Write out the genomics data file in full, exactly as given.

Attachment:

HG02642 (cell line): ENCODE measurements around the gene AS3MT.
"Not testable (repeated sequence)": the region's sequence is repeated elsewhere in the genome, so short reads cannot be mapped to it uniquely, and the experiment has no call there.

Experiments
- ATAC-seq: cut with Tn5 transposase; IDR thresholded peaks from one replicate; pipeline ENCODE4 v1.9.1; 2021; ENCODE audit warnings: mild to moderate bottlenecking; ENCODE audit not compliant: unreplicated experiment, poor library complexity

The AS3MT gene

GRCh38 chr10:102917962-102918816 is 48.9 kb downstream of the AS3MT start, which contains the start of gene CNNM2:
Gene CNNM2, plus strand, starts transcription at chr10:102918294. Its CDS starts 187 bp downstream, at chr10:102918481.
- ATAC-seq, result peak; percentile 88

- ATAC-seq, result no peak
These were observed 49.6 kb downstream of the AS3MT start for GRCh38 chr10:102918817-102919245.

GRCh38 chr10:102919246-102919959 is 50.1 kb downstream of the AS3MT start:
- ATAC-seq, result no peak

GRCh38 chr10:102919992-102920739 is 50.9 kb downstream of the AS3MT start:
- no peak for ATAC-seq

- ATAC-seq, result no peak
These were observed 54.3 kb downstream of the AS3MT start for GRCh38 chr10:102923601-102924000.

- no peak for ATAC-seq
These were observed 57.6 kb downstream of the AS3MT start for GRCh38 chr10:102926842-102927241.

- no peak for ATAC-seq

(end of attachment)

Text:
HG02642 (cell line): ENCODE measurements around the gene AS3MT.
"Not testable (repeated sequence)": the region's sequence is repeated elsewhere in the genome, so short reads cannot be mapped to it uniquely, and the experiment has no call there.

Experiments
- ATAC-seq: cut with Tn5 transposase; IDR thresholded peaks from one replicate; pipeline ENCODE4 v1.9.1; 2021; ENCODE audit warnings: mild to moderate bottlenecking; ENCODE audit not compliant: unreplicated experiment, poor library complexity

The AS3MT gene

GRCh38 chr10:102917962-102918816 is 48.9 kb downstream of the AS3MT start, which contains the start of gene CNNM2:
Gene CNNM2, plus strand, starts transcription at chr10:102918294. Its CDS starts 187 bp downstream, at chr10:102918481.
- ATAC-seq, result peak; percentile 88

- ATAC-seq, result no peak
These were observed 49.6 kb downstream of the AS3MT start for GRCh38 chr10:102918817-102919245.

GRCh38 chr10:102919246-102919959 is 50.1 kb downstream of the AS3MT start:
- ATAC-seq, result no peak

GRCh38 chr10:102919992-102920739 is 50.9 kb downstream of the AS3MT start:
- no peak for ATAC-seq

- ATAC-seq, result no peak
These were observed 54.3 kb downstream of the AS3MT start for GRCh38 chr10:102923601-102924000.

- no peak for ATAC-seq
These were observed 57.6 kb downstream of the AS3MT start for GRCh38 chr10:102926842-102927241.

- no peak for ATAC-seq